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Rocky and you other high performance jet types!! I got a Mustang Top Gun question?!?
dreher Member Posts: 8,526 ✭✭✭✭
So when Maverick and Rooster are making their escape in the "old" jet and Maverick pops a missile at the "new" jet the "new' jet does what I would call a flip flop!?!
Both maverick and Rooster go "What the f... was that?"
First off, the character Maverick is playing would be one of top fighter piolets in the world. There is no way he wouldn't know what that move is.
My question is, what is that move called or is that just Hollywood??
Hollywood. Pretty sure they were just trying to show off the capabilities of the fictitious "next gen" fighter they were against.
The su57 “felon” features thrust vectoring nozzles like the f22. Enables ridiculous maneuvering. Russia won’t export them, and only have a couple in service.
You should see a guns only dogfight with 2 thrust vectoring jets, doesn’t resemble traditional dogfight especially at low speed. And with the good thrust to weight ratio of the 2 planes mentioned, control of the aircraft can be maintained where most jets would depart controlled flight.
I can't help you. First, I have not seen the movie (either one) and second, I never had any air-air training. I was strictly an air to mud guy.
But what tsavo says is correct.
I haven't yet seen the movie, but there are existing Russian planes such as the Sukoi Su-27, Su-35 that use extreme thrust vectoring to achieve past 90 degree angles of attack at moderate to slow speeds. They call the maneuver you are describing the "Pugachev's Cobra maneuver". It's also called "Dynamic deceleration".
Other older planes such as the SAAB-35 and MiG-21 have the ability with slightly less control.
First of all, as has been said, the maneuver is believable due to existing technology. Second, their reaction is understandable because, even if they're aware of the capability they likely have never seen the maneuver done in front of them (Maverick hadn't been flying combat missions for some time and Rooster hadn't seen real air combat yet). It's the same reaction the audience has.
Maneuver is at 2:35 here (warning, spoilers)
And fiery auto crashes
Some will die in hot pursuit
While sifting through my ashes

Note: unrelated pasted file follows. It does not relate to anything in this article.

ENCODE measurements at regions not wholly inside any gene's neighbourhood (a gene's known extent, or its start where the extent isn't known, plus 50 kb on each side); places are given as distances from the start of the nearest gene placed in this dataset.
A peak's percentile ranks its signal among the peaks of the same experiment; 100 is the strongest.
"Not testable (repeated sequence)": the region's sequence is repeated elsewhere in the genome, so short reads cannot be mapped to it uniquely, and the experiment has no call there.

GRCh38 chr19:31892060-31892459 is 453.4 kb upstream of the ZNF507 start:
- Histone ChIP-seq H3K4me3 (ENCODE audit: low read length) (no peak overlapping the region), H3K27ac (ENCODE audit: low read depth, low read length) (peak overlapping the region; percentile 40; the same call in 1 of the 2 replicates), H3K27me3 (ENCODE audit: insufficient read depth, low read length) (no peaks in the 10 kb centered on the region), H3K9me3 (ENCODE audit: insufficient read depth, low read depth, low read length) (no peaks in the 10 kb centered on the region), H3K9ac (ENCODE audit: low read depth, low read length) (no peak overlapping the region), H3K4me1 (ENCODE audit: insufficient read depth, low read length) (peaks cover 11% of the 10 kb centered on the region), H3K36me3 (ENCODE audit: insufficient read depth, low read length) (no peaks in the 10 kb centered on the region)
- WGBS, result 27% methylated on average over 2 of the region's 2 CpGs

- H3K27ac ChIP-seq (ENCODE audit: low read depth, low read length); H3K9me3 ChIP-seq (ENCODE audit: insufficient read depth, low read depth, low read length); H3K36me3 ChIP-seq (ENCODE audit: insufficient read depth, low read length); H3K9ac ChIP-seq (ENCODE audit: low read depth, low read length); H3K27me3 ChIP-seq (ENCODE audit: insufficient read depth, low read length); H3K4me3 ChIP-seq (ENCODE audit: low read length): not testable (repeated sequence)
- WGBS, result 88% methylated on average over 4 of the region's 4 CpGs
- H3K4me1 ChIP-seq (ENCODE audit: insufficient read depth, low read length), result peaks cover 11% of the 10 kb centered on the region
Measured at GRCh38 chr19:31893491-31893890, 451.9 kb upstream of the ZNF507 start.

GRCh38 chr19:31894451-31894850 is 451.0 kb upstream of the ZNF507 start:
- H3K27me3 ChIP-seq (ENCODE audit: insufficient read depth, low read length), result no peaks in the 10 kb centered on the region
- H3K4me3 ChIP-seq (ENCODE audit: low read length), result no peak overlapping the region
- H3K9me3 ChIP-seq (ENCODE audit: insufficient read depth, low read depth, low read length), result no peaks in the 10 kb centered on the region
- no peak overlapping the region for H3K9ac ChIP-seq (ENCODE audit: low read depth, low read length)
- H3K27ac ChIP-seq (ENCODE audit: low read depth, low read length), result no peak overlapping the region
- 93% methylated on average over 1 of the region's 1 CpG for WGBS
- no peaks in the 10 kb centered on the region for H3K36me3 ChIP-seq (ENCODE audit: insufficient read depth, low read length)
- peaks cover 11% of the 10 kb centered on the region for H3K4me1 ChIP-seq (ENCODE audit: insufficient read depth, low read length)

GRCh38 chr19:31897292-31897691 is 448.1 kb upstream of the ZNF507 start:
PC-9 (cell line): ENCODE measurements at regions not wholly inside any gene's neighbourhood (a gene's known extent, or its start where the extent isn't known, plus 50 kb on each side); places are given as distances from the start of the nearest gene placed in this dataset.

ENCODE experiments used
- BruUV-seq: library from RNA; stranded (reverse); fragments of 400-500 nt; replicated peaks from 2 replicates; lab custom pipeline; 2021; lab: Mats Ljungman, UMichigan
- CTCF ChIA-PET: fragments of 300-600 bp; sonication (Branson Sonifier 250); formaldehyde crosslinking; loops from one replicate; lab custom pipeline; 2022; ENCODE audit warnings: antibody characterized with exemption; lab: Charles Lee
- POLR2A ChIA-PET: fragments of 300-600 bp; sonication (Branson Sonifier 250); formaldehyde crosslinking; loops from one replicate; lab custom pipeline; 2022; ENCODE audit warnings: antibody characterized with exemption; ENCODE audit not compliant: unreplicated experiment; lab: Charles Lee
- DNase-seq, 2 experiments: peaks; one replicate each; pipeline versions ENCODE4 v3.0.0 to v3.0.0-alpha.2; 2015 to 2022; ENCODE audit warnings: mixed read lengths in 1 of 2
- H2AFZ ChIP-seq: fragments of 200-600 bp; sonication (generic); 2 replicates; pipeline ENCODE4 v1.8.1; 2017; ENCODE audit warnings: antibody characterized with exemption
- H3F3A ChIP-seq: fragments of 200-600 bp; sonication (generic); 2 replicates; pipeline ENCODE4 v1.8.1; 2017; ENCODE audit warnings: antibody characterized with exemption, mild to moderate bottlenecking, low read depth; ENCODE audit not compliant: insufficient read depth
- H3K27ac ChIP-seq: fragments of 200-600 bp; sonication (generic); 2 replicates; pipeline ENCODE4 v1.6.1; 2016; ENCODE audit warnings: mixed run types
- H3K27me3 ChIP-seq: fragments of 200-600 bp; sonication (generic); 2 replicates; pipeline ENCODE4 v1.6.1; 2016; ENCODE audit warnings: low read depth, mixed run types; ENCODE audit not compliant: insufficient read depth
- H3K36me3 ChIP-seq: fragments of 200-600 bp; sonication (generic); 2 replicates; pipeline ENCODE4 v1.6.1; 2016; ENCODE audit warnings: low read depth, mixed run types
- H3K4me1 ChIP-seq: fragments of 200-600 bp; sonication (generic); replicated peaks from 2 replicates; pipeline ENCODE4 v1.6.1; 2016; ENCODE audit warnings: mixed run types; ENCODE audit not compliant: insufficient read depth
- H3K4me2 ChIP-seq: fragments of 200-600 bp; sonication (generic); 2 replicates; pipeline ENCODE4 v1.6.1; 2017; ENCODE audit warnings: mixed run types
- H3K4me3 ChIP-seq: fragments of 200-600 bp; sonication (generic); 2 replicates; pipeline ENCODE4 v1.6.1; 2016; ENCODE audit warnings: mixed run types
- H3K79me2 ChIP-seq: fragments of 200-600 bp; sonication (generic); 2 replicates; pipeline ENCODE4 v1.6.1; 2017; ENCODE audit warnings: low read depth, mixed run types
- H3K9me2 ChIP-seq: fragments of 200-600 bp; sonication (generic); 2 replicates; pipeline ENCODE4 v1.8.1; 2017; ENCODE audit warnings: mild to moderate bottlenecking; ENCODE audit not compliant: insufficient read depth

Some will fall in love with life
And drink it from a fountain
That is pouring like an avalanche
Coming down the mountain
Aerial dog fight
I’m sure the plane can take the G forces like that, but I don’t know if the pilot could with stand them.
That was AWESOME, @Mr. Perfect.
Thank You, Sir. 👍😁
Extreme NE TN/W NC ya'll. 😁
Awesome movie, clip thanks for posting
I watched the movie some time back but honestly was not paying that much attention to it .
I tip my hat to all the real piolts their abilities are well beyond what I could image doing
Their under paid no matter what they make
We chortled and guffawed that they actually paid us to have that much fun. "Here's a multi-million-dollar toy, young man. Go play with it."
Fun clip. It's the movies but based on potential reality. Several nations have developed aircraft that can perform mind-blowing maneuvers using thrust vectoring. They are not in mass production largely because the age of dog fighting has (once again) passed and future wars are expected to involve longer range (generally radar guided) missiles far more than guns or in close (generally infrared) missiles.
As noted above, pilot limitations are significant and dramatically influence what can be employed. There's a bunch of science if anyone wants to look deeper, but as an oversimplification: humans tolerate positive g far better than negative g (gray out v. red out); lateral g is a killer (think whiplash fore/aft or side/side...our body (especially the neck) isn't designed for it). These limitations, coupled with manned-aircraft design requirements (e.g., an ejection seat) and technological advances, have helped fuel the move towards unmanned and autonomous aircraft.
Fighter pilots are trained to 9 positive g, learning muscle contraction and breathing techniques that help keep the brain and eyes supplied with blood. It's painful, but most make it through the training. Having once been in a sustained inverted spin and experiencing a couple negative g spikes that topped out around -2.5g, I found that more painful and potentially debilitating than the 9 g ride and had a week's worth of blood-shot eyeballs as a parting gift.
Aerial Combat is quite the thrill but is physically taxing and is for young'uns, not an old guy that dated Kelly McGillis back when she was hot.
As I am now learning, it also comes back to haunt and * you years later.
Let us take the example of a 150-pound pilot (just to make the math simple enough for me) About two-thirds of that is above the legs, or about 100 pounds in his torso. A seated pilot pulling 5 Gs thus "weighs" 500 pounds.Try holding 500 pounds on your head and shoulders and see how your spine likes it. It may be for only a few seconds at a time, but he may do that up to 20 times in a flight. One of hundreds or thousands of flights.
My spine Doc says he is already treating F-35 guys who regularly pull that 7 to 9 Gs described above.